The New Republican Party I envision is one that will energetically seek out the best candidates for every elective office, candidates who not only agree with, but understand, and are willing to fight for a sound, honest economy, for the interests of American families and neighborhoods and communities and a strong national defense. And these candidates must be able to communicate those principles to the American people in language they understand. Inflation isn’t a textbook problem. Unemployment isn’t a textbook problem. They should be discussed in human terms.
Our candidates must be willing to communicate with every level of society, because the principles we espouse are universal and cut across traditional lines. In every Congressional district there should be a search made for young men and women who share these principles and they should be brought into positions of leadership in the local Republican Party groups. We can find attractive, articulate candidates if we look, and when we find them, we will begin to change the sorry state of affairs that has led a Democratic-controlled Congress for more than 40 years. I need not remind you that you can have the soundest principles in the world, but if you don’t have candidates who can communicate those principles, candidates who are articulate as well as principled, you are going to lose election after election. I refuse to believe that the good Lord divided this world into Republicans who defend basic values and Democrats who win elections. We have to find tough, bright young men and women who are sick and tired of cliches and the pomposity and the mind-numbing economic idiocy of the liberals in Washington.
It is at this point, however, that we come across a question that is really the essential one: What will be the basis of this New Republican Party? To what set of values and principles can our candidates appeal? Where can Americans who want to know where we stand look for guidance?
Fortunately, we have an answer to that question. That answer was provided last summer by the men and women of the Republican Party—not just the leadership, but the ones who have built the party on local levels all across the country.
The answer was provided in the 1976 platform of the Republican Party.
This was not a document handed down from on high. It was hammered out in free and open debate among all those who care about our party and the principles it stands for.
The Republican platform is unique. Unlike any other party platform I have ever seen, it answers not only programmatic questions for the immediate future of the party but also provides a clear outline of the underlying principles upon which those programs are based.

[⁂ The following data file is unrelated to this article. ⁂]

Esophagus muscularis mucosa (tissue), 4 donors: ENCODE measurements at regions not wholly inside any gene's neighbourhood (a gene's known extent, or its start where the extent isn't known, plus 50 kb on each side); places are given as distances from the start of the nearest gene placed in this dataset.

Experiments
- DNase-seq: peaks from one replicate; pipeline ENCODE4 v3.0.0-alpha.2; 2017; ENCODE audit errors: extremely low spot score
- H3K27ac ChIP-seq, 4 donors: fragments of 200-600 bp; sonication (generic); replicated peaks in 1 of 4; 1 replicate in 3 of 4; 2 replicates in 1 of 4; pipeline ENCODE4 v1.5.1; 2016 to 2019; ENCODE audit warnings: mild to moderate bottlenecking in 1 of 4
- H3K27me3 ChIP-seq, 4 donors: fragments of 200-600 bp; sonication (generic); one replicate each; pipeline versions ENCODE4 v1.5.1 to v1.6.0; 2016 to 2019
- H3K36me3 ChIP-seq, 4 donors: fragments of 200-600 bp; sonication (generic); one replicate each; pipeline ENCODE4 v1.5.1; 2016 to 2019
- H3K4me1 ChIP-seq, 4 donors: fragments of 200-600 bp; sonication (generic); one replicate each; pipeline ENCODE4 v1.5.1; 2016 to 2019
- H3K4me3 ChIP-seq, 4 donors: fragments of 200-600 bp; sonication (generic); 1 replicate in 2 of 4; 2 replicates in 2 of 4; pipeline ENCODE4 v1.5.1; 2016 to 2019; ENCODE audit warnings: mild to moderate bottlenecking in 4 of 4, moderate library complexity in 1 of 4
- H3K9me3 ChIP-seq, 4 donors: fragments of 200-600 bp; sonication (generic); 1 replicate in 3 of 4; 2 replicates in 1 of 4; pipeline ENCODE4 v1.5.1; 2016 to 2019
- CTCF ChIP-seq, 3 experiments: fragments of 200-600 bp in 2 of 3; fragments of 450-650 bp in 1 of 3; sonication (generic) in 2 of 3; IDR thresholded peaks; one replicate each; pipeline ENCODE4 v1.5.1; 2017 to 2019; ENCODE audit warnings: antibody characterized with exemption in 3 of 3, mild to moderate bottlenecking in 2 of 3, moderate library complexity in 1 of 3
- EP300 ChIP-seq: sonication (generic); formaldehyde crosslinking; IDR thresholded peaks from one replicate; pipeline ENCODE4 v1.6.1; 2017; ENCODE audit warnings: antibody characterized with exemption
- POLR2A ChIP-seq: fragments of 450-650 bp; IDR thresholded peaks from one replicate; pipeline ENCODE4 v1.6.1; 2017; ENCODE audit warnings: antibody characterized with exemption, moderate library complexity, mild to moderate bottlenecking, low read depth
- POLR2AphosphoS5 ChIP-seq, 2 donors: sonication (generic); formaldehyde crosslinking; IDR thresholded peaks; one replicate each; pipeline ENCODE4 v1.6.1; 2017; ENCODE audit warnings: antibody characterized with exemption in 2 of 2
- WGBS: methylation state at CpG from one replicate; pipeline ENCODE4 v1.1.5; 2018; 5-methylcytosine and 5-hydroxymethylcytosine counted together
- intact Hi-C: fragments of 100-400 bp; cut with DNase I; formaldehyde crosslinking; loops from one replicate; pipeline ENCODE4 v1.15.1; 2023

The New Republican Party can and should use the Republican platform of 1976 as the major source from which a Declaration of Principles can be created and offered to the American people.
Tonight I want to offer to you my own version of what such a declaration might look like. I make no claim to originality. This declaration I propose is relatively short, taken, for most part, word for word from the Republican platform. It concerns itself with basic principles, not with specific solutions.
We, the members of the New Republican Party, believe that the preservation and enhancement of the values that strengthen and protect individual freedom, family life, communities and neighborhoods and the liberty of our beloved nation should be at the heart of any legislative or political program presented to the American people. Toward that end, we, therefore, commit ourselves to the following propositions and offer them to each American believing that the New Republican Party, based on such principles, will serve the interest of all the American people .
We believe that liberty can be measured by how much freedom Americans have to make their own decisions, even their own mistakes. Government must step in when one’s liberties impinge on one’s neighbor’s. Government must protect constitutional rights, deal with other governments, protect citizens from aggressors, assure equal opportunity, and be compassionate in caring for those citizens who are unable to care for themselves.
Our federal system of local-state-national government is designed to sort out on what level these actions should be taken. Those concerns of a national character—such as air and water pollution that do not respect state boundaries, or the national transportation system, or efforts to safeguard your civil liberties—must, of course, be handled on the national level.
As a general rule, however, we believe that government action should be taken first by the government that resides as close to you as possible.
We also believe that Americans, often acting through voluntary organizations, should have the opportunity to solve many of the social problems of their communities. This spirit of freely helping others is uniquely American and should be encouraged in every way by government.
Families must continue to be the foundation of our nation.
Families—not government programs—are the best way to make sure our children are properly nurtured, our elderly are cared for, our cultural and spiritual heritages are perpetuated, our laws are observed and our values are preserved.
hus it is imperative that our government’s programs, actions, officials and social welfare institutions never be allowed to jeopardize the family. We fear the government may be powerful enough to destroy our families; we know that it is not powerful enough to replace them. The New Republican Party must be committed to working always in the interest of the American family.
Every dollar spent by government is a dollar earned by individuals. Government must always ask: Are your dollars being wisely spent? Can we afford it? Is it not better for the country to leave your dollars in your pocket?
Elected officials, their appointees, and government workers are expected to perform their public acts with honesty, openness, diligence, and special integrity.
Government must work for the goal of justice and the elimination of unfair practices, but no government has yet designed a more productive economic system or one which benefits as many people as the American market system.